110-year-old man lived a life of 'uncommon grace'
Scott Wells has all manner of equine art in his office.
Not surprising for the president and general manager at Remington Park.
But amid horse paintings and horse figurines and horse pictures, a drawing of two horses holds a special place in Wells' heart. It wasn't done by a famous artist but rather by a long-time member of the track's housecleaning staff.
A janitor, really.
Thing is, anyone who crossed paths with Delmar Hopkins knows he was way more than his blue-collar job. A seemingly small cog in one of our city's sports machines showed everyone has power to change their team.
"I told him the last time I saw him," Wells said, "that (drawing) would always have a place of prominence where I can look at it and think about him."
Mr. Delmar, as he was known around the track, died last week. He was 110. That's what his paperwork said anyway. He freely admitted that he didn't remember being born and that folks didn't keep great records back then. But May 13, 1908, was what had been written down.
Even if it was off a bit, Mr. Delmar was still a centenarian — and a working one at that.
He continued cleaning at Remington Park as well as detailing cars on the side until a couple years ago. He didn't work because he needed money; Social Security and family more than provided for him. He worked because he needed the activity and the routine and the exercise.
As much as anything, he needed the people.
"That's what keeps me going," he said in 2013.
I had the good fortune of meeting and writing about Mr. Delmar back then. What a treat. He recalled his childhood in Honey Springs, Texas, a tiny town just south of the Red River. Electricity was so sparse in that area in those days, he said you couldn't see your hand in front of your face at night.
His family settled in Oklahoma after heavy rain marooned them in Chickasha. The post-World War I years had been tough for his folks, and they had been heading north, hoping to get to Detroit and find work in the factories there.
Mr. Delmar experienced the Great Depression and World War II, Jim Crow laws and desegregation, the moon landing and the birth of the internet. Think of what he was alive to see, from the amazing to the abhorrent.
And yet, Mr. Delmar's outlook never changed.
"He just had a very optimistic view on life," Wells said. "He was intensely non-judgmental, and he smiled. He had a smile in his heart, not just on his face.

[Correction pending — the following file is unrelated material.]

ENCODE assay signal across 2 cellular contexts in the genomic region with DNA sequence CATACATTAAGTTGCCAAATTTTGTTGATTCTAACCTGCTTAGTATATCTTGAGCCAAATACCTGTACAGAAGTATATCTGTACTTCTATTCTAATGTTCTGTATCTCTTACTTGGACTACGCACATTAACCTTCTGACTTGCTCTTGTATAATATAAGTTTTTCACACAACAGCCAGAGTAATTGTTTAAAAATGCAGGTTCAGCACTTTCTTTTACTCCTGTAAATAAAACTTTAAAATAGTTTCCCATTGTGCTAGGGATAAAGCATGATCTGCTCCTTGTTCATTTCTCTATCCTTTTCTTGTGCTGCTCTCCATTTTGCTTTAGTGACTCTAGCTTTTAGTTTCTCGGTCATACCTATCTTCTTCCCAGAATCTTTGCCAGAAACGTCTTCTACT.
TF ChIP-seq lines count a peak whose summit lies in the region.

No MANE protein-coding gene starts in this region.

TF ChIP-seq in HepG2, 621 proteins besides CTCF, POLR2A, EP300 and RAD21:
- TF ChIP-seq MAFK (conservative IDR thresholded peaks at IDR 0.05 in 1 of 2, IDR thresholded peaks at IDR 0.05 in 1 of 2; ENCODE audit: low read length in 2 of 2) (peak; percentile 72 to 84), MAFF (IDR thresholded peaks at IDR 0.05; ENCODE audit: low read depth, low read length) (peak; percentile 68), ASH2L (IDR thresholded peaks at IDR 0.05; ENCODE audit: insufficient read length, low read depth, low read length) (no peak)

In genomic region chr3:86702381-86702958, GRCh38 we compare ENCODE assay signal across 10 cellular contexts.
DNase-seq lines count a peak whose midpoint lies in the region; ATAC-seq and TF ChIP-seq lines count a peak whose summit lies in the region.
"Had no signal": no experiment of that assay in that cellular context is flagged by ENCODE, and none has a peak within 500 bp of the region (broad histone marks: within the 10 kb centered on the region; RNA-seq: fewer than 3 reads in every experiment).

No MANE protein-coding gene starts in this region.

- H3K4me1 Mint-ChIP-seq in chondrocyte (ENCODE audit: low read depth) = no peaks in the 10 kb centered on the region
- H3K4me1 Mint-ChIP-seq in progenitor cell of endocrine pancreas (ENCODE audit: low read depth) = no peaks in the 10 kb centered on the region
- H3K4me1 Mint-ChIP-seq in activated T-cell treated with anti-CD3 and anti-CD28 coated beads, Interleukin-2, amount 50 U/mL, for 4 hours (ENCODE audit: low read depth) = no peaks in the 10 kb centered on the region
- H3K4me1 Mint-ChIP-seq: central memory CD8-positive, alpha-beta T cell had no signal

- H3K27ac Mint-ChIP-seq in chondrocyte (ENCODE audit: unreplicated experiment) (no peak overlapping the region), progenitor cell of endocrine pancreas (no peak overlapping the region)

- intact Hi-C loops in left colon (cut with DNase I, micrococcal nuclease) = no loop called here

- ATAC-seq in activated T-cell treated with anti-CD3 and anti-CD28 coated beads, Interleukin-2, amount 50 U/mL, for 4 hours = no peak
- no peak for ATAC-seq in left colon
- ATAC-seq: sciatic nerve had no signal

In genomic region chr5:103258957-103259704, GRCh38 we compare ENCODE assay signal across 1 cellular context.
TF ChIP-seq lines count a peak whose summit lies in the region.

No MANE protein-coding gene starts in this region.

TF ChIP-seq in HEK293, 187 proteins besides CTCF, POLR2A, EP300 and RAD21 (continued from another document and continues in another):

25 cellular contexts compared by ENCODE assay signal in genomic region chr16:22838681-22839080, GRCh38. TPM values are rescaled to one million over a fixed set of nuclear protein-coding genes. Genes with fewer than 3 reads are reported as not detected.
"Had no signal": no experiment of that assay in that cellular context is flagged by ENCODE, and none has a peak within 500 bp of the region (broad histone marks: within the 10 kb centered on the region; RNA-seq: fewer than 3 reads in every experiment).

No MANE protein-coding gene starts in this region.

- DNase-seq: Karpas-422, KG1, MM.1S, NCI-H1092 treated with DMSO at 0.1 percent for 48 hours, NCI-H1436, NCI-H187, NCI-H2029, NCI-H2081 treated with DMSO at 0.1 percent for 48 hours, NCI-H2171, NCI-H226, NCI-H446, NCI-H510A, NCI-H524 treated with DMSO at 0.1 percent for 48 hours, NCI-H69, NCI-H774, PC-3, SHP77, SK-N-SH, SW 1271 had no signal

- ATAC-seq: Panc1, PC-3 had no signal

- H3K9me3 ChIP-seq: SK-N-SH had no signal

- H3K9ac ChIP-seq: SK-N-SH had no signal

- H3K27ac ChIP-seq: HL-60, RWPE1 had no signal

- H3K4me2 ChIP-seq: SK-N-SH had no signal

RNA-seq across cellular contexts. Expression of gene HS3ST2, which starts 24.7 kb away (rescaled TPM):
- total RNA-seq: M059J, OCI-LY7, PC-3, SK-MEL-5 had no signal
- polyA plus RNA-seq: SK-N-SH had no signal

"He had uncommon grace."
Wells hopes to say that and more at Mr. Delmar's funeral Saturday, even though he isn't sure how he's going to fight through his sorrow. Losing Mr. Delmar has hit hard. But Wells knows he has to share why he believes Mr. Delmar is so special.
"I think a guy in his position had to have a lot of forgiveness and kindness," Wells said. "It's easy to be kind when you're satisfied, but when you're being treated the way he was inevitably treated in some portions of his life, it's a different kind of grace if you can have kindness toward everyone. I think we could all benefit from being a little more forgiving."
That example inspired Wells to start the Delmar Hopkins Spirit Award a couple years ago. It is given annually to a Remington employee with exemplary positivity and dedication.
Last year when the award was given, Mr. Delmar was there. So were many members of his family. They were given use of a suite which became a pseudo reception room. Workers from every department at the track made their way over during the day just to say hello, to tell Mr. Delmar how much they missed seeing him, to say how grateful they were for him.
"One bad apple can spoil the barrel," Wells said, "but one really shining star can light up the sky."
Mr. Delmar did just that, and we are so lucky to have had him in our orbit.
Jenni Carlson: Jenni can be reached at 405-475-4125 or email@example.com. Like her at facebook.com/JenniCarlsonOK, follow her at twitter.com/jennicarlson_ok or view her personality page at newsok.com/jennicarlson.
CELEBRATION OF LIFE
A celebration of life for Delmar Hopkins will be held at 11 a.m. Saturday at Rolfe Funeral Home, 2936 NE 36 Street.